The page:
There are so many dead-ends and pointless side stories in this epic it becomes frustrating trying to keep up, and ultimately meaningless since most of it is needless extrapolation.

123 of 132 people found this review helpful

  • Overall
    1 out of 5 stars
  • Performance
    4 out of 5 stars
  • Story
    1 out of 5 stars
Profile Image for Ron
  • Ron
  • 20-06-19

This is TERRIBLE

Imagine your friend gets really stupendously high and starts thinking out loud about the potential parallels between the start of a VR world meant for uploaded copies of humans (where conveniently everyone loses their memory during the upload despite having their entire brain scanned and simulated, but overlook that, he's high.) and the creation myths in our own world. Now imagine he talks about it for 31 interminable hours.
Sound awful? Wait, there's more. Characters in the VR world don't remember contractions, or the names of things, so the talk like babies for 20 of those 31 hours about painfully obvious things and to ham-fistedly deliver morality lessons.

This is not just the worst Neil Stephenson book I've listened to, it might be the worst period.
As one of the terrible characters in this book would put it: "The word stories from the talking box brought no pleasure and thus I turned away from them and called them bad."

35 of 37 people found this review helpful

  • Overall
    2 out of 5 stars
  • Performance
    4 out of 5 stars
  • Story
    2 out of 5 stars
Profile Image for Brenda
  • Brenda
  • 16-06-19

Two many disconnected themes and threads

Problematic all around:

- There was zero need to re-use characters from Reamde into this
- Abandoned early theme of fake news and personalized feeds - no need to even have it
- There was no purpose for the conflict between the D and L given both could have independent worlds
- No real concern that virtually nobody who went into simulation land to live forever had any real connection to their former selves, thus were just as good as dead anyway
- Yeah... it went downhill from there

23 of 24 people found this review helpful

  • Overall
    1 out of 5 stars
  • Performance
    1 out of 5 stars
  • Story
    1 out of 5 stars
Profile Image for Missy Slim
  • Missy Slim
  • 23-06-19

Least Favorite Audio Book of All Time

Agree with other reviewers, first 3rd was okay. At the point where Dodge is reintroduced, the book hits a brick wall. Then, for many many many hours, it repeatedly hits that brick wall. There are very few audio books I've truly hated as much as this one - now added to the top of my list of Least Favorites.

20 of 21 people found this review helpful

  • Overall
    2 out of 5 stars
  • Performance
    4 out of 5 stars
  • Story
    1 out of 5 stars
Profile Image for Adam Mince
  • Adam Mince
  • 16-06-19

Nothing At Stake

This story has no momentum. Heavy on concept, very light on plot, nil on character development. This story's predecessor, Reamde, was a page turning plot-fueled juggernaut full of fun characters, given beautiful voice by the same Malcolm H. Fall's cast is much the same as Reamde's but these once familiar and likeable characters feel more like fence posts than people, now.

If this novel were a photograph its compelling subject would be off-center and partially cropped out of frame. You'll find good ideas and beautiful prose that you want more of, but you'll be left hungry and buried beneath the superfluous stuff that comprises first sixty percent of the book or so. The reason the superfluous stuff feels the way it does is because the story's premise is anchored in a future time, and extends into a much later and more alien future time. It comes across as a huge amount of speculation about the coupling of future tech and future society and, while the speculation is sharply imaginitive and compelling, it just can't drive a novel forward on its own. The pacing of the story is awkward too, shifting from hard exposition into a much more poetic and metaphysical form of telling, roughly halfway through.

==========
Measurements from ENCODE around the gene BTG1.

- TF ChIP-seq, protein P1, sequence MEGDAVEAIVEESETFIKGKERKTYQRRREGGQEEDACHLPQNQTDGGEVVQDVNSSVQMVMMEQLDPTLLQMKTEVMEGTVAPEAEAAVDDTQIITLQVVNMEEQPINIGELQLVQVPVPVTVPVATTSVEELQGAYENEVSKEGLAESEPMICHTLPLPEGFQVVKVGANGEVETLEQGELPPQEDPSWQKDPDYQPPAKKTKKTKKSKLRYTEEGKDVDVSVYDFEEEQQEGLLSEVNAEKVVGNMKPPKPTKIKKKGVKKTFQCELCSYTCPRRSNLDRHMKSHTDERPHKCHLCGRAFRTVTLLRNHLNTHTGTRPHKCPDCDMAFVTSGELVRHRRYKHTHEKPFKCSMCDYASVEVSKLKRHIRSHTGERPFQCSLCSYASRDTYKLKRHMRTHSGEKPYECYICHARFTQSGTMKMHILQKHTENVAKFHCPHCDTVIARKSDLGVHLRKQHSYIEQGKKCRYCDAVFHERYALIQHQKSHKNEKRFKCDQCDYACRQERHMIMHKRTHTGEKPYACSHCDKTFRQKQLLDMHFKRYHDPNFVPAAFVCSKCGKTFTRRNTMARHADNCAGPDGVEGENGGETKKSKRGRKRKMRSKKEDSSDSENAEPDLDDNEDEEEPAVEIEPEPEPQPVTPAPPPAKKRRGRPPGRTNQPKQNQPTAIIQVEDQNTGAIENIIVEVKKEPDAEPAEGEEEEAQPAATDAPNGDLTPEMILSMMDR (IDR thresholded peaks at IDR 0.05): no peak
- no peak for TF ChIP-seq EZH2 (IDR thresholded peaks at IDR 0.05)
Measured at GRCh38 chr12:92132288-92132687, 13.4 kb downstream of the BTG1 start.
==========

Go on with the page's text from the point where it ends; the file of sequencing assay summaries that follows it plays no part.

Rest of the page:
Like a plain turkey sandwich with sweet PB&J in the middle instead of more processed meat, this novel could have benefitted greatly from an earlier decision about what kind of book it was really supposed to be.

If you haven't read Reamde yet, maybe you'll like this title? Maybe. It makes me wish that Audible allowed returns or exchanges in warranted cases, though.

49 of 53 people found this review helpful

  • Overall
    3 out of 5 stars
  • Performance
    4 out of 5 stars
  • Story
    2 out of 5 stars
Profile Image for j phillips
  • j phillips
  • 04-07-19

3.80 stars......a bit disappointed

While this novel isn’t marketed as such, it is a sequel to Reamde, which I didn’t love but liked enough to try this one. Twelve hours into this novel, I would have said this was a much better audiobook than Reamde. Then, it started to lose steam and slowly petered out. By the end, I wasn’t interested in the outcome. Some of the interesting storylines were abandoned, and there was a lot of filler. Still, I stuck with it til the bitter end.

Overall rating: 3.80 stars.

17 of 18 people found this review helpful

  • Overall
    2 out of 5 stars
  • Performance
    5 out of 5 stars
  • Story
    2 out of 5 stars
Profile Image for G. Person
  • G. Person
  • 13-06-19

So lost

I enjoyed the first 1/3 or so but after that was just listening because I like the narrator. I loved reamde and others but this one just didn’t seem to have a coherent story, especially in the bitworld.

26 of 28 people found this review helpful

  • Overall
    2 out of 5 stars
  • Performance
    5 out of 5 stars
  • Story
    2 out of 5 stars
Profile Image for mrevolved
  • mrevolved
  • 16-06-19

Glad it’s over

First third was interesting and presented some challenging concepts about consciousness. After the first third the storyline got silly and difficult to follow.

30 of 33 people found this review helpful